Incident Number 000-0001
Someone will dial 911 two weeks after their daddy’s funeral. “Help—my daddy died.” The dispatcher will ask for the caller’s name and address (Alex Marsenbourg, 4291 Essex Drive), where he is (living room), if he’s safe (yes), where his mommy is (asleep on top of her bed), and finally, “What do you need to report?”
The caller will explain that the doctors killed his father, and the ground ate the body. After a static cold silence, the dispatcher will ask when it happened, to which the caller, rolling a red truck up and down a corgi’s back, will say, “I don’t remember. He’s dead.”
The dispatcher will say, “Yes, but for how long?”
The caller will say, “Forever,” and then he will say, “Help.”
The dispatcher will not log a report or notify police. The dispatcher will feel wrong throughout her shift, will feel her hands shaking as she types other reports, but the hands, when examined, will not be shaking but rather vibrating, charging. Meanwhile, the caller, Alex, will run a red truck over his mother’s or his corgi’s back, but neither will hear him plan aloud to bomb a hospital.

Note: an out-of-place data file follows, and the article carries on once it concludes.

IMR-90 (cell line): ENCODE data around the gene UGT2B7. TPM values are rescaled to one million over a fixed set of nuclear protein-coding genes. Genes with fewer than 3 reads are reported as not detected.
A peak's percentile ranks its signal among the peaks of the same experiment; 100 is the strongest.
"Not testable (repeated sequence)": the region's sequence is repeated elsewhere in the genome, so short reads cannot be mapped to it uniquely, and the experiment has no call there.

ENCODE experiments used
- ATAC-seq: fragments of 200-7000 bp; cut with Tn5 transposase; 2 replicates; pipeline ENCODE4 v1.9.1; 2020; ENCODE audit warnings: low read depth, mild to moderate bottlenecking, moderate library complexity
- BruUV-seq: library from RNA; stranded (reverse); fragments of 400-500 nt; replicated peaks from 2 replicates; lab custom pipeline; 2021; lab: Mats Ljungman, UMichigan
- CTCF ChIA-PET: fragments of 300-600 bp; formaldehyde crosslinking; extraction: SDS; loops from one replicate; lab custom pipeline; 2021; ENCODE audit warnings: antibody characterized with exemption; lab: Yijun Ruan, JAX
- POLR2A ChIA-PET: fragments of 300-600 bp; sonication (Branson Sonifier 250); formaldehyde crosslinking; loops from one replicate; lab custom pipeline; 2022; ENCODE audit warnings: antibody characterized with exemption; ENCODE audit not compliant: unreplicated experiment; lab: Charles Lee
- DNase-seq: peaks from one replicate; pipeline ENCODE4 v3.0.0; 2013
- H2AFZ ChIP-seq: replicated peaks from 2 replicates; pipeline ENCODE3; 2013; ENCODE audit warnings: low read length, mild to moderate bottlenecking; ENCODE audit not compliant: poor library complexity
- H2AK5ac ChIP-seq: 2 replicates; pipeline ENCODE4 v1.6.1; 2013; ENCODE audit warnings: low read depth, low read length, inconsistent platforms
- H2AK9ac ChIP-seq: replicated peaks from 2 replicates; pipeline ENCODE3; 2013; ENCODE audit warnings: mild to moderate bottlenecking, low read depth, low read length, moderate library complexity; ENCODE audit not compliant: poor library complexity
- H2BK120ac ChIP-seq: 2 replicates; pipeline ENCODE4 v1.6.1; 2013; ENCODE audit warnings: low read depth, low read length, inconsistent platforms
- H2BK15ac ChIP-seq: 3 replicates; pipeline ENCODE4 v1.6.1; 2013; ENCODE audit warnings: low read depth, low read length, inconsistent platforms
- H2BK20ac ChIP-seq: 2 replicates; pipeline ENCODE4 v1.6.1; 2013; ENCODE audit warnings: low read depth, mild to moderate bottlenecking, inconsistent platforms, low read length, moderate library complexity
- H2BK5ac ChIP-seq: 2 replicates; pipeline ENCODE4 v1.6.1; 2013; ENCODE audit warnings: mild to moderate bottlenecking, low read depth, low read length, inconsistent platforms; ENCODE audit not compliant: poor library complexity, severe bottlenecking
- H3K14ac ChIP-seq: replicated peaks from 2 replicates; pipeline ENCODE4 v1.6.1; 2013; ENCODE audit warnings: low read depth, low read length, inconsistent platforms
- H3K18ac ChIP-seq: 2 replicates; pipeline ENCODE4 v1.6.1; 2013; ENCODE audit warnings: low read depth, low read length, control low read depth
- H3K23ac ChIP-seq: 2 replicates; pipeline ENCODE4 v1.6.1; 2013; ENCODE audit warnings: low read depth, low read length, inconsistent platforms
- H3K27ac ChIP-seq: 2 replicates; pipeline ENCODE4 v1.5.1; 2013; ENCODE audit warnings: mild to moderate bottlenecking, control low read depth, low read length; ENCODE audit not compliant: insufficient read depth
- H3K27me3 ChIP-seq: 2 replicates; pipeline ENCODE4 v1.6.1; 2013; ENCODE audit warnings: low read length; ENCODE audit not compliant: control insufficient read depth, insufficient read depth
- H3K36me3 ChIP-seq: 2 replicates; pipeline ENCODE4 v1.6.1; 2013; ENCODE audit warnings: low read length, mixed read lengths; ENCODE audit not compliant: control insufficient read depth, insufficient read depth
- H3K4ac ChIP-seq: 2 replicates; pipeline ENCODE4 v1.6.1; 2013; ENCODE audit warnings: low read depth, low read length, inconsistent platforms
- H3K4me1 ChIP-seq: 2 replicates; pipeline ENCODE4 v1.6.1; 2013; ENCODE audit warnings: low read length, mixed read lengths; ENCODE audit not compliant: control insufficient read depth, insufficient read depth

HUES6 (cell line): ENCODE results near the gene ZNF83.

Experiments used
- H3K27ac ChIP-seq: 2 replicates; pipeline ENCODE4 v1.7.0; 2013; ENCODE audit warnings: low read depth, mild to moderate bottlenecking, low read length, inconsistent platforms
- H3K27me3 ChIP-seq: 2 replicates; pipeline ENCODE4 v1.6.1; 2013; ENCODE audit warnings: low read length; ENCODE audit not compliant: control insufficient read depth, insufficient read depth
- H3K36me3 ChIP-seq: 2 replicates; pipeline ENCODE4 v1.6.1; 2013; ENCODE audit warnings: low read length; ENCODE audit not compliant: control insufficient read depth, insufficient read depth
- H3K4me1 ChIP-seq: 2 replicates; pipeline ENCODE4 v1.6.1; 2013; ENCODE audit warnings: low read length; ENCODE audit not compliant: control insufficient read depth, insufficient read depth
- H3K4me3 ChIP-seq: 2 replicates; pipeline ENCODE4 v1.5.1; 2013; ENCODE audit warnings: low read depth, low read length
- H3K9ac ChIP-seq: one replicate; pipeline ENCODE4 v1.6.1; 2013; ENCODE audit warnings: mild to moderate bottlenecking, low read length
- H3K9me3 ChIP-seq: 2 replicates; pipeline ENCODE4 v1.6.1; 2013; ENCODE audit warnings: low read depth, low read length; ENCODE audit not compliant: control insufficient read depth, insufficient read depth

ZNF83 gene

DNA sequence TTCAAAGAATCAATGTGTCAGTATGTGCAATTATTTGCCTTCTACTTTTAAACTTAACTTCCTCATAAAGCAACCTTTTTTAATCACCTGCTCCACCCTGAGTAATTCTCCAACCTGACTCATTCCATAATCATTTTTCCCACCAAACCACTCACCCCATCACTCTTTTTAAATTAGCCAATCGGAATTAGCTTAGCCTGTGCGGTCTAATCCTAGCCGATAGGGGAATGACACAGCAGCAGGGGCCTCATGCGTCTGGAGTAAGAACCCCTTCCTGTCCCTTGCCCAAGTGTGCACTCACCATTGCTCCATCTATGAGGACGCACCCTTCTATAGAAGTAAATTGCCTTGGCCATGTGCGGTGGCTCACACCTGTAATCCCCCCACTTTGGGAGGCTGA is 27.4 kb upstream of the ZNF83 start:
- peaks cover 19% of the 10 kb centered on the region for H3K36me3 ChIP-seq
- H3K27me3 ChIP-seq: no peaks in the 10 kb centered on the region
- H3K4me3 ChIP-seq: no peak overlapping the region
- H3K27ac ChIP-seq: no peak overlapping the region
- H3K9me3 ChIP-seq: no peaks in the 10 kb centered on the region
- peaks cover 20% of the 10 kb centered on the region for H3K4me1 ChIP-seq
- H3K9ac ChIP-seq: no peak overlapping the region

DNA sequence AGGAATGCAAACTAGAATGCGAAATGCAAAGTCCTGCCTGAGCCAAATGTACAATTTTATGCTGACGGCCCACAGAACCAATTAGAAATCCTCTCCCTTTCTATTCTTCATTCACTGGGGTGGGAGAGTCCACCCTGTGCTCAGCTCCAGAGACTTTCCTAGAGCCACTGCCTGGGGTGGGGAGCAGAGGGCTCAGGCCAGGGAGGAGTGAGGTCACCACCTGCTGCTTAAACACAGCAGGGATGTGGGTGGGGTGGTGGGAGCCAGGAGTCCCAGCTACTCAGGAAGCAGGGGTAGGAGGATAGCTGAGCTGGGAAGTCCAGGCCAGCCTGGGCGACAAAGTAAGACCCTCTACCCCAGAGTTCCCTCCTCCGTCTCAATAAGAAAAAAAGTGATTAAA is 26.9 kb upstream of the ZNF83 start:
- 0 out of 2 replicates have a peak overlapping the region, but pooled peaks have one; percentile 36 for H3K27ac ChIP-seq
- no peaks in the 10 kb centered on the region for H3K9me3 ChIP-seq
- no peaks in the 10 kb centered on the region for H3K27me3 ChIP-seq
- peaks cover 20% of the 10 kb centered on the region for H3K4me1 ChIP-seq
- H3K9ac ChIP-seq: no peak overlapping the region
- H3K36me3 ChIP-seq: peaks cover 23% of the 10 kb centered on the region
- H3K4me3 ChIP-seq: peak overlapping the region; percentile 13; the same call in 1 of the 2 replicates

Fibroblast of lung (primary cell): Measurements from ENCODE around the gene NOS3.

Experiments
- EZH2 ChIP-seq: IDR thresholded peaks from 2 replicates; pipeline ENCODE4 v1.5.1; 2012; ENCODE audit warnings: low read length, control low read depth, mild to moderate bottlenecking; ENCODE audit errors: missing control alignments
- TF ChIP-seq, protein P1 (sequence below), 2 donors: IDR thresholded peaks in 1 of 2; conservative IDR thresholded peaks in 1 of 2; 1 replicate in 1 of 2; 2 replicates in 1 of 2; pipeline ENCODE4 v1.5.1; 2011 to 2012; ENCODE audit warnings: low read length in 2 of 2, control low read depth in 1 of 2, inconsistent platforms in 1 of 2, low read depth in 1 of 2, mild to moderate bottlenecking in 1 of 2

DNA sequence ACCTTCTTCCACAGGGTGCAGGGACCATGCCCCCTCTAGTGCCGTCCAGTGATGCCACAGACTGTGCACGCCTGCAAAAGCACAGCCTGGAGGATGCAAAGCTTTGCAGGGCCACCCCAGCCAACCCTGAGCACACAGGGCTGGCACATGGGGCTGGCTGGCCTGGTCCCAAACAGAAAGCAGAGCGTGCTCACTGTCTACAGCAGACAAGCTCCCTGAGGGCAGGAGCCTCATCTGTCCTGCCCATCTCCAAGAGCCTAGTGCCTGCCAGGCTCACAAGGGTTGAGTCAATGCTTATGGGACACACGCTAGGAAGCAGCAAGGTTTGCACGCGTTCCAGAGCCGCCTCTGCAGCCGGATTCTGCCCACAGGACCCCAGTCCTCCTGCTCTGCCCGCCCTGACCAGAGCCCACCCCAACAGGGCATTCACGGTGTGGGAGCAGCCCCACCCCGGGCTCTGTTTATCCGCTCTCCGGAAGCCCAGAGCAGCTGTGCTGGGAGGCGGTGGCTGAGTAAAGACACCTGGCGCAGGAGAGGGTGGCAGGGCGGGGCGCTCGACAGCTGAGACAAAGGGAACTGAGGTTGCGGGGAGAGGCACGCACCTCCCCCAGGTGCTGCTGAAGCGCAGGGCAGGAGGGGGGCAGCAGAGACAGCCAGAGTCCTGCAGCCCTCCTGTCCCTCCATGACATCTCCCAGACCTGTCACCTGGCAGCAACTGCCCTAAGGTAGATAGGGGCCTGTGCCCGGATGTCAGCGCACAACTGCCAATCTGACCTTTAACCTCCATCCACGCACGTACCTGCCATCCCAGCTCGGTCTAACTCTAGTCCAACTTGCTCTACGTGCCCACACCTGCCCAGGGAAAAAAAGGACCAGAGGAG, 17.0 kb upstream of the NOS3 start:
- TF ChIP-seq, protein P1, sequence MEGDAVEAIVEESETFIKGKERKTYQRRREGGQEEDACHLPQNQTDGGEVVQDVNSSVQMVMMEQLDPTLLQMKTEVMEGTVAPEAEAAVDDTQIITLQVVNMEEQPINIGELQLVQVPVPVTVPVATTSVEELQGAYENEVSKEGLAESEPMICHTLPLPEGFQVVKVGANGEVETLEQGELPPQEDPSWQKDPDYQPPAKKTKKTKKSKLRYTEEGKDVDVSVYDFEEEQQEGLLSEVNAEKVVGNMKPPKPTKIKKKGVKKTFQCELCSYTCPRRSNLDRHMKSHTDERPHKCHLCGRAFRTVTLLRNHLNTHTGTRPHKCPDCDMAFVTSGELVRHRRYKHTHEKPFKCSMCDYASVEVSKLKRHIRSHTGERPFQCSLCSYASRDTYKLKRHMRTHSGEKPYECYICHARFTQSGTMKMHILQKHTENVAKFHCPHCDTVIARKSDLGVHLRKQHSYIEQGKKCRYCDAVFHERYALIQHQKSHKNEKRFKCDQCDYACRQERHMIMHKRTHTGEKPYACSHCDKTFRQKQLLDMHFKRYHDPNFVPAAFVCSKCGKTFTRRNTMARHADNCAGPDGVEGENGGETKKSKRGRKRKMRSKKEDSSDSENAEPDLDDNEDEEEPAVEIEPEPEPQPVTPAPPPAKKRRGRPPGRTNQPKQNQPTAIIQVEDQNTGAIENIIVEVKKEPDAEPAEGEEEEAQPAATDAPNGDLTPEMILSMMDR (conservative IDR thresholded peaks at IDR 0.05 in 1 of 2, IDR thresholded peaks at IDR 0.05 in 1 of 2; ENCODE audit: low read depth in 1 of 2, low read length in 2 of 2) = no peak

On the drive home, the dispatcher, who will be an only child, single, and not a parent, will call a number she has memorized. This call will not go on record at the police department and will never be assigned an official incident number.
“Hello,” Alex will say, “Sorry but my mommy is asleep right now.”
“Hi—Alex, it’s 911,” she will say. “I’m Ana, I mean.”
Driving through the city, Ana will tell Alex a story about her sister being hit by a car and dying in surgery. Alex will cough into the receiver. “I’m sorry that this happened to you,” Ana will say. “To us.”
Alex will ask, “What are we going to do?”
Ana will say nothing and wait for a red-light.
Alex will ask, “Will you help me blow up the hospital?”
“That sounds like a bad thing to do,” she will say while circling the block for a space. “That’s not fair to everyone else in the hospital.”
As she puts the car in reverse and cuts it to the right, he will throw a red truck at a wall and say, “No!”
“But doctors have dads too, and moms, and sons.” She will have cut it too hard.
The line will be hot with quiet, both pairs of hands beginning to sweat.
“And sisters?” he will ask.
“Yes, and sisters.”